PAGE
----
Hybrid applications seem to be gaining traction now. In what follows, I'd like to present thoughts on an alternative to the emerging standard hybrid app architecture.
In this model, which to the best of my knowledge is used by Electron, NW.js and others, the user interface is rendered as HTML using whatever HTML, CSS, and front-end JS frameworks you desire. The overriding goal of this architecture is to use Web technologies for the UI.
The UI is tightly bound in a one-to-one relationship with the app engine.1) The app engine is implemented with Web back-end technology, typically Node.js. The app engine makes system calls through the engine's baked-in features or through generic
child_process.exec()-like calls. This means custom and platform-specific behaviors that the app may require will need to be implemented as external
child_process.exec() callable units.
This architecture does a good job of leveraging Web technologies to create secure, conventional desktop apps. In addition, frameworks like Electron have matured to the point that developing hybrid apps that use many desktop app conventions is relatively easy.
One alternative to the conventional hybrid approach is a REST-based architecture. A REST-based approach requires more carefully considered design but offers the potential for greater flexibility.
In this model, the tightly bound user↔app engine connection is replaced by a REST API. The app engine becomes a REST server, possibly embellished with whatever superpowers are needed for accessing host resources, and the UI is supported through a client. Because the app interface is API driven, any REST client technology can be used for the interface, including HTML/CSS/JS clients, native mobile clients, terminal clients, etc. In addition, the client need not be local, which makes remote-controlled apps almost trivial to implement. As with any network-based communication, adequate measures must be taken to assure secure communication with the REST server.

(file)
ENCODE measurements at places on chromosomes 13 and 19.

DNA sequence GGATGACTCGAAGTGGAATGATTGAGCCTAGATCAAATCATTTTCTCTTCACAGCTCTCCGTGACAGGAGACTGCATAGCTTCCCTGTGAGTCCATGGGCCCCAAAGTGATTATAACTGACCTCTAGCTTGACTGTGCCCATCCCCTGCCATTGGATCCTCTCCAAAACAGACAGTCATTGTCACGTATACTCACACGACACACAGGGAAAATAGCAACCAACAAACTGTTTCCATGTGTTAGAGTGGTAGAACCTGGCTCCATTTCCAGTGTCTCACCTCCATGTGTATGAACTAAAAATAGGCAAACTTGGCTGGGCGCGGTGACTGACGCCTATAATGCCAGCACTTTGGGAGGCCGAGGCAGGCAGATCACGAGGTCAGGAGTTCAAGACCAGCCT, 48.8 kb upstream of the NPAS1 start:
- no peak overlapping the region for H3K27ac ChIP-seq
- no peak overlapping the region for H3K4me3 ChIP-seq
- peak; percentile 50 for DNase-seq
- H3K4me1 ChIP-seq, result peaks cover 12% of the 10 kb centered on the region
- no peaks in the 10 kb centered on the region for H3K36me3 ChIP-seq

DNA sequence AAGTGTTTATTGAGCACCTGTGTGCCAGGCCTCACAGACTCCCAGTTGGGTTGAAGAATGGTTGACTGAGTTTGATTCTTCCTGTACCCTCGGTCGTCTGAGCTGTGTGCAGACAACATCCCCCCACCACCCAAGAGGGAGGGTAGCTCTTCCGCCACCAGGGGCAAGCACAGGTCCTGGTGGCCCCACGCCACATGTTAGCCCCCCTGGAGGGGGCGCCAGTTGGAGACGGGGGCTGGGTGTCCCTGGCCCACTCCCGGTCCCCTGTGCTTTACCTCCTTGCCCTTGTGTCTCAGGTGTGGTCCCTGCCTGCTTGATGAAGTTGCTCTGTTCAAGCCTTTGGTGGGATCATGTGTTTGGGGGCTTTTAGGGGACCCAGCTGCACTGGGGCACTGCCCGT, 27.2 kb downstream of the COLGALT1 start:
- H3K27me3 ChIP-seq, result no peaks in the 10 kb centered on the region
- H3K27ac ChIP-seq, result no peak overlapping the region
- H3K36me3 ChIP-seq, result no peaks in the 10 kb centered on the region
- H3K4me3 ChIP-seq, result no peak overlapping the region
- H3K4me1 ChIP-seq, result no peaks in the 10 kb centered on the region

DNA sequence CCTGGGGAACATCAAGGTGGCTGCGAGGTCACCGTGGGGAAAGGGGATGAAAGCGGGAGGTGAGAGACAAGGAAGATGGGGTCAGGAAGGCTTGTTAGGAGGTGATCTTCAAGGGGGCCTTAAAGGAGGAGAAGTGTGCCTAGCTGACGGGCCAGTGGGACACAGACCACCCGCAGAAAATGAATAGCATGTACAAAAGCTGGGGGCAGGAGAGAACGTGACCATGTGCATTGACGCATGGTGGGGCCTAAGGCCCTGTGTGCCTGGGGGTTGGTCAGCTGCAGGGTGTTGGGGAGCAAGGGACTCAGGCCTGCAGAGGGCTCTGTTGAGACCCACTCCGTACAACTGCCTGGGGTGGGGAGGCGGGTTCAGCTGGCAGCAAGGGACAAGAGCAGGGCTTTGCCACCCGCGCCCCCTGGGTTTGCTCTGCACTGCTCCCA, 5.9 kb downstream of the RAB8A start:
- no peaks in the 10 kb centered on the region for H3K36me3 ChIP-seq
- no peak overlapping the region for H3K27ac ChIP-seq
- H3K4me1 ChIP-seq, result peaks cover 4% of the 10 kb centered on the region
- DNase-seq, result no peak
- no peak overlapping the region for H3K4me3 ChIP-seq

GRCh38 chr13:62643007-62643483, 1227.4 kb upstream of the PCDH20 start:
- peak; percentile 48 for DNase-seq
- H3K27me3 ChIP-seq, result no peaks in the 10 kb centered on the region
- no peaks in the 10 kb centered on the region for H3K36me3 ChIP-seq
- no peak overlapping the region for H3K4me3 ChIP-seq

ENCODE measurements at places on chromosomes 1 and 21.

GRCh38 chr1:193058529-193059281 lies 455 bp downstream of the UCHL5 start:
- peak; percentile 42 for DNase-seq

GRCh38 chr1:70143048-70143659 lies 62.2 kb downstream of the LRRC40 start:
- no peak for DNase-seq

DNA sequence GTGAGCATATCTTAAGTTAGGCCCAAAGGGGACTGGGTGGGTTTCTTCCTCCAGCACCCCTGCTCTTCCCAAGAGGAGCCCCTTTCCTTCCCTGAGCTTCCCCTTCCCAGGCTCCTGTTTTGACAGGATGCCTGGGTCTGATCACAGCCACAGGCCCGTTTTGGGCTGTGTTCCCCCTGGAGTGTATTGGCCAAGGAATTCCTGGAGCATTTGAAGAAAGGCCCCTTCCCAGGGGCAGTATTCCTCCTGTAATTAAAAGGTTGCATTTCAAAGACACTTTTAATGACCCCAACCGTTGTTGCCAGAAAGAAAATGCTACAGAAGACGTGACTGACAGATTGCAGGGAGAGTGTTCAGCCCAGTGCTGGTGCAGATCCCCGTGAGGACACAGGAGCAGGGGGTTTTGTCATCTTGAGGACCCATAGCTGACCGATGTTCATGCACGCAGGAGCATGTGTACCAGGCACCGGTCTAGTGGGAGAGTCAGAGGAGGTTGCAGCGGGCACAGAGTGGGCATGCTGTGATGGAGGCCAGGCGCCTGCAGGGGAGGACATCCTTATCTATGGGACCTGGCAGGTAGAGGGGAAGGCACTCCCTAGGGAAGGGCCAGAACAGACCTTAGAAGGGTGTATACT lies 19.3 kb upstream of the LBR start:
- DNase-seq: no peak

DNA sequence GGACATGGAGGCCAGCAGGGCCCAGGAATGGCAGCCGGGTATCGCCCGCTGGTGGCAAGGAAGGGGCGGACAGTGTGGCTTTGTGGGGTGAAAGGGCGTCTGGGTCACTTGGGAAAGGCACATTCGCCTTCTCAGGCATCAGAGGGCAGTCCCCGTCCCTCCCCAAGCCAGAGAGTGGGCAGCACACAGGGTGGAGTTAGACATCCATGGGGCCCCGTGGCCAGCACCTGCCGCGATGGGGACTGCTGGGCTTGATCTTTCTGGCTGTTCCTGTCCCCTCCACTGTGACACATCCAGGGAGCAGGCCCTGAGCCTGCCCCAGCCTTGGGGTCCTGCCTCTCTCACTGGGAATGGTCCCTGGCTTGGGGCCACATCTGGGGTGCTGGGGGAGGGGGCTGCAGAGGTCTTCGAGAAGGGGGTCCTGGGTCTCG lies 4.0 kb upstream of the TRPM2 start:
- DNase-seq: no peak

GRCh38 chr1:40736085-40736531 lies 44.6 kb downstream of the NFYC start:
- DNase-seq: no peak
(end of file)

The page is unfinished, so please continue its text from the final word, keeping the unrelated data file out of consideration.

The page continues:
The REST server can be implemented in any language on which a REST server can be built. Thus the “app” language can be one that also supports the necessary system manipulations the application requires (file access, etc.) or is otherwise best-suited to the app's requirements.
One obvious requirement is that the language chosen for the REST server language must be able to run on the target host platform. This isn't a significant issue for desktop deploymen. However, it does currently present a problem for mobile deployment as few mobile platforms provide native support for more than one blessed development language.